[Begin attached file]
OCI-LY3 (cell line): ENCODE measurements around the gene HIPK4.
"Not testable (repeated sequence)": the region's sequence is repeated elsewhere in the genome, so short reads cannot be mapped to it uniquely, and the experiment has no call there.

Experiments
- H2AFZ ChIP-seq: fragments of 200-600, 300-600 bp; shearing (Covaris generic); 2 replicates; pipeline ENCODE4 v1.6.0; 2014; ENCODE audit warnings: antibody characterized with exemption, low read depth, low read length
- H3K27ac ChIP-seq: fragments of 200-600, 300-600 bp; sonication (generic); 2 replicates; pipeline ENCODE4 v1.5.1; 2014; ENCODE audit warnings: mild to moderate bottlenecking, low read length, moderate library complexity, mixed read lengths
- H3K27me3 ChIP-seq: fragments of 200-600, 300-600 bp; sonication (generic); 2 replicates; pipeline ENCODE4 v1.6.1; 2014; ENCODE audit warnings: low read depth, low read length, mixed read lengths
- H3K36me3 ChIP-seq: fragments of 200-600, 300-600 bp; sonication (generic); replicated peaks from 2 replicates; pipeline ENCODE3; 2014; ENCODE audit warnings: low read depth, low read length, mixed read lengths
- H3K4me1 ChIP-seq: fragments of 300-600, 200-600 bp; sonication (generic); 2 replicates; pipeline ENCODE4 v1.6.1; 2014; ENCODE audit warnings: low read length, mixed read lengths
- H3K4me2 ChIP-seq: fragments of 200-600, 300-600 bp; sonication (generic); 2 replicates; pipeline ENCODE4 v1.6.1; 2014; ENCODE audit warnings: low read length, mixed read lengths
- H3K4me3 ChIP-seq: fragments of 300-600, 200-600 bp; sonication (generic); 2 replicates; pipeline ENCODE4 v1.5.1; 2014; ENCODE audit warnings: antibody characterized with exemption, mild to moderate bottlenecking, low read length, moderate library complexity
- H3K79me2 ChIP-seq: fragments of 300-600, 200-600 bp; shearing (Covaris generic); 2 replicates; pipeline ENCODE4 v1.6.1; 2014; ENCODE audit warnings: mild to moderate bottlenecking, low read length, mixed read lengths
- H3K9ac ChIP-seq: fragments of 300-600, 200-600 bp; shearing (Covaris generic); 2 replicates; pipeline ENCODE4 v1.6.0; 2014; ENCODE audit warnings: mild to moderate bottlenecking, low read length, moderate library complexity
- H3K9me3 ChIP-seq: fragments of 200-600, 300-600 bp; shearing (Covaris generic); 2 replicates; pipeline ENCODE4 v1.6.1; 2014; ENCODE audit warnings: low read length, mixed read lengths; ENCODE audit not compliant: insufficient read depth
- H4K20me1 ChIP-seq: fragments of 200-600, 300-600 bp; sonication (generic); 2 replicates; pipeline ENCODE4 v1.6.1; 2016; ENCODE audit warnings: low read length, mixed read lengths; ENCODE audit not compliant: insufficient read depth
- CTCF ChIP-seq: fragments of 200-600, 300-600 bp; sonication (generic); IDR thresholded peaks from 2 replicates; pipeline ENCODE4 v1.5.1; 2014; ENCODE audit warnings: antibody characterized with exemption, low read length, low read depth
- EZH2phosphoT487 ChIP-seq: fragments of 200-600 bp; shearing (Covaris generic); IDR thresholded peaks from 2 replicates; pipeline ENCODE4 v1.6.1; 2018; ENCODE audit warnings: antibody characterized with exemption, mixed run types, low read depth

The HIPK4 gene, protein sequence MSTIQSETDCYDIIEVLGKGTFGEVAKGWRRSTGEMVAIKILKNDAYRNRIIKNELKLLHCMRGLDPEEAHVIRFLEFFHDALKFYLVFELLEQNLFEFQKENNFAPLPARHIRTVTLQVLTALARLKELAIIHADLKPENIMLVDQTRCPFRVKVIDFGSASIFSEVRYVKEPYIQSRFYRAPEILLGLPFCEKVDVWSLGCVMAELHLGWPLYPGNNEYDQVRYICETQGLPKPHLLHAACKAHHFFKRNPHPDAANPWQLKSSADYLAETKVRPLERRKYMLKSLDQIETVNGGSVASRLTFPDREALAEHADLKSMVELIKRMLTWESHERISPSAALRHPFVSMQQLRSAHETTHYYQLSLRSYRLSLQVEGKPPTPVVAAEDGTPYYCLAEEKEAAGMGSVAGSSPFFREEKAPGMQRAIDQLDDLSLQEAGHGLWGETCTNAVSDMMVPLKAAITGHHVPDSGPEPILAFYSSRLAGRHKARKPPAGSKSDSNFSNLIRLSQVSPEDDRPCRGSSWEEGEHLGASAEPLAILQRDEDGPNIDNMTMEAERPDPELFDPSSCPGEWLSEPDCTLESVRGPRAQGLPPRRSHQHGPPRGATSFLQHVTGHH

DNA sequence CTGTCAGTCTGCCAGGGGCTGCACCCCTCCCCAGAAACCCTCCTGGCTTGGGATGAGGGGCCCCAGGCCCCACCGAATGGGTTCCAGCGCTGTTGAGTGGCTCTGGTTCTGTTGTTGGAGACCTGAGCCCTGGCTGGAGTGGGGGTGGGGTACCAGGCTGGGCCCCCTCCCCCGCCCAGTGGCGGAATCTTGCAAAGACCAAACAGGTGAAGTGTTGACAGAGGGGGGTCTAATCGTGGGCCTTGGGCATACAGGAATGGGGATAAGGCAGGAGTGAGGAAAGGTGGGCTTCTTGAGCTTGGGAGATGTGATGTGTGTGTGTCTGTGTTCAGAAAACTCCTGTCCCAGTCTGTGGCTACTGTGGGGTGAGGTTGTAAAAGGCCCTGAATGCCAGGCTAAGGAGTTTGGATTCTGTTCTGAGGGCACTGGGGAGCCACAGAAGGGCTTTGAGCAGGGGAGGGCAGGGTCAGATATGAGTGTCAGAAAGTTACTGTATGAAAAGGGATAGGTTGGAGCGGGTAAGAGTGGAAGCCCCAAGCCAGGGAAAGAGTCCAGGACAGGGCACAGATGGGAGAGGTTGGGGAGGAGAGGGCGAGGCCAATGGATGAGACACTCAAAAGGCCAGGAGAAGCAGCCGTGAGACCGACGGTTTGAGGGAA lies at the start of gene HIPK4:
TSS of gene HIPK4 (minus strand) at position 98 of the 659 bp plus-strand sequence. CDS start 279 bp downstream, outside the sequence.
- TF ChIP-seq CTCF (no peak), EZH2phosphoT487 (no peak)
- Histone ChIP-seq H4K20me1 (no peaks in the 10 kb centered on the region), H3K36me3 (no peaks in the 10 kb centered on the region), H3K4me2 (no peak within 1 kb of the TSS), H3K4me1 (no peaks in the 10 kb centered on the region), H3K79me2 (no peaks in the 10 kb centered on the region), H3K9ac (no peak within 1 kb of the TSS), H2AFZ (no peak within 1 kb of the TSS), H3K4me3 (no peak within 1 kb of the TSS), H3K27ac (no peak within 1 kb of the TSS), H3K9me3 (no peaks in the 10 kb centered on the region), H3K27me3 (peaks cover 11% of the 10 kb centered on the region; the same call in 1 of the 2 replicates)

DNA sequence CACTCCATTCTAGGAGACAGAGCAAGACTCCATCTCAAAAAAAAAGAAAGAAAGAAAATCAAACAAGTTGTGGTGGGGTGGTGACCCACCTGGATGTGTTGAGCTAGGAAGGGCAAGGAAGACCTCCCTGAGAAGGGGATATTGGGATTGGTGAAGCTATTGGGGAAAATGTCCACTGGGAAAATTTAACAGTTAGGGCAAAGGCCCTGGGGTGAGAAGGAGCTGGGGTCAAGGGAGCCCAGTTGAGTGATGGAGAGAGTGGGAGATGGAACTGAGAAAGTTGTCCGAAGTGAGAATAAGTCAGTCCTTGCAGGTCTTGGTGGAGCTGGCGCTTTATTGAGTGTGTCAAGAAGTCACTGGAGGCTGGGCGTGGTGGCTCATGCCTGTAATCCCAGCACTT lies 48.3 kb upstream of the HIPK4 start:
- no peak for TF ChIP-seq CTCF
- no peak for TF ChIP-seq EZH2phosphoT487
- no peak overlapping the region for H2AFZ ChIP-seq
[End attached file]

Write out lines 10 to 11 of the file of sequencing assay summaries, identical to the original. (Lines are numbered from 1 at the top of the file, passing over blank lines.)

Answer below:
- H3K4me3 ChIP-seq: fragments of 300-600, 200-600 bp; sonication (generic); 2 replicates; pipeline ENCODE4 v1.5.1; 2014; ENCODE audit warnings: antibody characterized with exemption, mild to moderate bottlenecking, low read length, moderate library complexity
- H3K79me2 ChIP-seq: fragments of 300-600, 200-600 bp; shearing (Covaris generic); 2 replicates; pipeline ENCODE4 v1.6.1; 2014; ENCODE audit warnings: mild to moderate bottlenecking, low read length, mixed read lengths